The single most comprehensive source of information on a major exhibition was its official record, produced after the event and containing details of all its aspects. The Official record (Melbourne, Mason, Firth & M'Cutcheon, 1882) of the Melbourne International Exhibition of 1880–81 comprises more than 700 pages, including the Act of Parliament passed to provide for the holding of Victorian exhibitions, lists of commissioners and staff, regulations, historical background, details of the building, costs, opening and closing ceremonies, attendance and exhibits, reports and awards of the jurors, plans and illustrations.
In addition to the major sources of information on exhibitions, much related miscellaneous material was published. Poems and cantatas commemorating the Melbourne exhibitions included Richard Andrews' Ode: anticipatory of the opening of the Great Exhibition in Melbourne, 1880 (Sandhurst, Vic., The author, [1880]) and, for the 1888 exhibition, the Centennial cantata, with words by William Allen and music by H. J.

Cover of Alf Vincent's Skits

King (Melbourne, W. H. Glen, [1888?]). Richard H. Home wrote The South-Sen sister: a lyric masque (Melbourne, H. T. Dwight, [1866?]) for the opening of the 1866–67 Intercolonial Exhibition in Melbourne, and Henry Hulloran published the poem In memoriam (Sydney, Thomas Richards. Government Printer, 1880) lamenting the closure of the Sydney International Exhibition of 1879. The Library holds books of cartoons such as Exhibition squibs: book of caricatures [on the Centennial International Exhibition, Melbourne, 1888] by Dob (A. O. Dobson) ([Melbourne], s.n., 1888) and Alf Vincent's Skits: a memento from the Tasmaian Exhibition, Launceston 1891–2 (Launceston, Tas., Thomas Sharpe, [1891]). Sir Redmond Barry's Address to the workmen employed in building the Great Hall of the Melbourne Public Library and Museum … (Melbourne, Wilson & Mackinnon, 1866) refers to the hall used for the 1866–67 Intercolonial Exhibition. A fascinating small pamphlet from the 1876 Philadelphia Centennial Exhibition, Specimen verses from versions in different languages and dialects in which the Holy Scriptures have been printed and circulated by the American Bible Society and the British and Foreign Bible Society (New York, American Bible Society, 1876) translates one verse of the Bible into 164 languages from Europe, Asia, Africa and the Americas.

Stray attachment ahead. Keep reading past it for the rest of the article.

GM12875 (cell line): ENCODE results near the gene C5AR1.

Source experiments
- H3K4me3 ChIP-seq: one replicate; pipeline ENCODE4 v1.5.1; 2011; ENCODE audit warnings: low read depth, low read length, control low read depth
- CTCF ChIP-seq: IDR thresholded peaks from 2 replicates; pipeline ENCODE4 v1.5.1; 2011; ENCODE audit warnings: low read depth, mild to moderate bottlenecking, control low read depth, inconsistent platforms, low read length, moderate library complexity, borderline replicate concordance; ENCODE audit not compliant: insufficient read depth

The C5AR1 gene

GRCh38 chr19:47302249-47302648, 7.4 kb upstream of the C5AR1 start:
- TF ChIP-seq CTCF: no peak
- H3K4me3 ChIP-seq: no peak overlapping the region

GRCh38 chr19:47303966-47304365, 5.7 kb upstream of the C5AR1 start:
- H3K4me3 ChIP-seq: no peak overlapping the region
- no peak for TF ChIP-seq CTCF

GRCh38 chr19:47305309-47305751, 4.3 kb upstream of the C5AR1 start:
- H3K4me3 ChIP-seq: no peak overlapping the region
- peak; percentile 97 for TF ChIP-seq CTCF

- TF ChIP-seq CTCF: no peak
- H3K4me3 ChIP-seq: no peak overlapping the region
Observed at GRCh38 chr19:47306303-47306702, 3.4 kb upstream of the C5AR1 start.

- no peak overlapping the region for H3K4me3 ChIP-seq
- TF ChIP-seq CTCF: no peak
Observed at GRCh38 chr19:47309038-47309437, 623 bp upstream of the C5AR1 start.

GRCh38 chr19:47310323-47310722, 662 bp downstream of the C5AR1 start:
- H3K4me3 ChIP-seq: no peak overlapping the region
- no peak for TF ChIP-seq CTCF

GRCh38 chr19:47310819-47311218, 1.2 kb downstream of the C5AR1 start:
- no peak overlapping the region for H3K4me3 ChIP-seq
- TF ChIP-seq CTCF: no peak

These are only a few examples from the wide range of exhibition-related publications in the State Library's collection. In some instances several copies of an item are held. Most are catalogued and housed separately, but examples of the different types of publications were collected together in the Library's 28-volume set of Exhibition pamphlets containing both official and miscellaneous items relating to Australian and overseas exhibitions from the 1850s to the 1920s.
Anne Glover
Librarian in the Research Section of the
La Trobe Library